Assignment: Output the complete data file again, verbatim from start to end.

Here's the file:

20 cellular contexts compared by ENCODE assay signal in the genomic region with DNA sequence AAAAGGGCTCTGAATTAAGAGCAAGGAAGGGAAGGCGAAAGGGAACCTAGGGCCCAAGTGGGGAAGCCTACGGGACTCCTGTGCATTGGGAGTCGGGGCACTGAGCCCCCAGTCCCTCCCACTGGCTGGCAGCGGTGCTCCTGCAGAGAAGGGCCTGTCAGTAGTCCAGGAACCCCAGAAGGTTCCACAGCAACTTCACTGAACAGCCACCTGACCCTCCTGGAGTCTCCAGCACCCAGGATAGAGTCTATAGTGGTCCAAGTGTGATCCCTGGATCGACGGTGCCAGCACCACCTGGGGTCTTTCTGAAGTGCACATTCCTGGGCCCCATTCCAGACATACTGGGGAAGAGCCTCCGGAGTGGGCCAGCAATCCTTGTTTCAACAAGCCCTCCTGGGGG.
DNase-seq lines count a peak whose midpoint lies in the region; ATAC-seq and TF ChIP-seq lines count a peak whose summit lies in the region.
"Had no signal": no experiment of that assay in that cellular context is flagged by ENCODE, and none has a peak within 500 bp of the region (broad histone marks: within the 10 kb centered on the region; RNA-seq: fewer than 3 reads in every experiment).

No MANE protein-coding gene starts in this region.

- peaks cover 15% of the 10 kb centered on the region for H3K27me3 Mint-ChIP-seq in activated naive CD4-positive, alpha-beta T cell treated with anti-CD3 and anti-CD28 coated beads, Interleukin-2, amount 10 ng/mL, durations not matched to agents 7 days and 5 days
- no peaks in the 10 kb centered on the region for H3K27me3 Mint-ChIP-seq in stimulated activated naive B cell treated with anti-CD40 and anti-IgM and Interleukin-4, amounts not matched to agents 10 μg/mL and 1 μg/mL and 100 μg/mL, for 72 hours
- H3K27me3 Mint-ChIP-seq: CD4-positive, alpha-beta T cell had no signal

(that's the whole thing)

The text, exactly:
20 cellular contexts compared by ENCODE assay signal in the genomic region with DNA sequence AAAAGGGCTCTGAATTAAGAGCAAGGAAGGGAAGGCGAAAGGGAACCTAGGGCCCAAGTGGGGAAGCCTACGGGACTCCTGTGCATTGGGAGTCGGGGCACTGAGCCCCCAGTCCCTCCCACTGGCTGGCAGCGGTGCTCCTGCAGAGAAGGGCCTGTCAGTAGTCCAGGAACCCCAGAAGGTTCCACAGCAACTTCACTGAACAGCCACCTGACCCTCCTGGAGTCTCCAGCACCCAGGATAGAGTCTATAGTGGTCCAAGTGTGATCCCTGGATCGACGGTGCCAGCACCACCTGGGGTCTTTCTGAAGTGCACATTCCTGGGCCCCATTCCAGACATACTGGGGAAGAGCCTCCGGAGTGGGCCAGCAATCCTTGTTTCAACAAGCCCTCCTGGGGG.
DNase-seq lines count a peak whose midpoint lies in the region; ATAC-seq and TF ChIP-seq lines count a peak whose summit lies in the region.
"Had no signal": no experiment of that assay in that cellular context is flagged by ENCODE, and none has a peak within 500 bp of the region (broad histone marks: within the 10 kb centered on the region; RNA-seq: fewer than 3 reads in every experiment).

No MANE protein-coding gene starts in this region.

- peaks cover 15% of the 10 kb centered on the region for H3K27me3 Mint-ChIP-seq in activated naive CD4-positive, alpha-beta T cell treated with anti-CD3 and anti-CD28 coated beads, Interleukin-2, amount 10 ng/mL, durations not matched to agents 7 days and 5 days
- no peaks in the 10 kb centered on the region for H3K27me3 Mint-ChIP-seq in stimulated activated naive B cell treated with anti-CD40 and anti-IgM and Interleukin-4, amounts not matched to agents 10 μg/mL and 1 μg/mL and 100 μg/mL, for 72 hours
- H3K27me3 Mint-ChIP-seq: CD4-positive, alpha-beta T cell had no signal